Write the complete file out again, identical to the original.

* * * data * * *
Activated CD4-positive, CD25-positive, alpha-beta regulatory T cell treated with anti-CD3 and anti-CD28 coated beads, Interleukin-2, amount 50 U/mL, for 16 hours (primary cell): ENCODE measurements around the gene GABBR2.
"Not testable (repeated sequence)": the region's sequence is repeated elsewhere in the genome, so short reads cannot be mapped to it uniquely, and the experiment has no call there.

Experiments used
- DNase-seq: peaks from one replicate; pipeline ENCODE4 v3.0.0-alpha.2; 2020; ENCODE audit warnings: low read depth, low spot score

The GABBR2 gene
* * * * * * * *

Activated CD4-positive, CD25-positive, alpha-beta regulatory T cell treated with anti-CD3 and anti-CD28 coated beads, Interleukin-2, amount 50 U/mL, for 16 hours (primary cell): ENCODE measurements around the gene GABBR2.
"Not testable (repeated sequence)": the region's sequence is repeated elsewhere in the genome, so short reads cannot be mapped to it uniquely, and the experiment has no call there.

Experiments used
- DNase-seq: peaks from one replicate; pipeline ENCODE4 v3.0.0-alpha.2; 2020; ENCODE audit warnings: low read depth, low spot score

The GABBR2 gene